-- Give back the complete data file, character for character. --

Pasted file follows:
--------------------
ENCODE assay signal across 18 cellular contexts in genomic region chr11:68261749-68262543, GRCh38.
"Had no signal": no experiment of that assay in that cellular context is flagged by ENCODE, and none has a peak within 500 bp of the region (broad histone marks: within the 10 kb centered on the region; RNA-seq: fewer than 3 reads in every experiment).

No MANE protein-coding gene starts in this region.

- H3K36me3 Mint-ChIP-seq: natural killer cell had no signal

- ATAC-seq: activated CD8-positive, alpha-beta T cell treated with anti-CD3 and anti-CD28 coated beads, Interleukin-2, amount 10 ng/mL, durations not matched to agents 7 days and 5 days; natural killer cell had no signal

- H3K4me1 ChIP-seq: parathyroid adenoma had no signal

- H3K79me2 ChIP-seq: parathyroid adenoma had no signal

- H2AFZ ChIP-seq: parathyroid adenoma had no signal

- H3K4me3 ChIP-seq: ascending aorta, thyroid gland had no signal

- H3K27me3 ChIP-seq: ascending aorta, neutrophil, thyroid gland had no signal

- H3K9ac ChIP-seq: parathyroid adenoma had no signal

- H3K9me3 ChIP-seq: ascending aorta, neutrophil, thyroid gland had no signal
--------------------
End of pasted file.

ENCODE assay signal across 18 cellular contexts in genomic region chr11:68261749-68262543, GRCh38.
"Had no signal": no experiment of that assay in that cellular context is flagged by ENCODE, and none has a peak within 500 bp of the region (broad histone marks: within the 10 kb centered on the region; RNA-seq: fewer than 3 reads in every experiment).

No MANE protein-coding gene starts in this region.

- H3K36me3 Mint-ChIP-seq: natural killer cell had no signal

- ATAC-seq: activated CD8-positive, alpha-beta T cell treated with anti-CD3 and anti-CD28 coated beads, Interleukin-2, amount 10 ng/mL, durations not matched to agents 7 days and 5 days; natural killer cell had no signal

- H3K4me1 ChIP-seq: parathyroid adenoma had no signal

- H3K79me2 ChIP-seq: parathyroid adenoma had no signal

- H2AFZ ChIP-seq: parathyroid adenoma had no signal

- H3K4me3 ChIP-seq: ascending aorta, thyroid gland had no signal

- H3K27me3 ChIP-seq: ascending aorta, neutrophil, thyroid gland had no signal

- H3K9ac ChIP-seq: parathyroid adenoma had no signal

- H3K9me3 ChIP-seq: ascending aorta, neutrophil, thyroid gland had no signal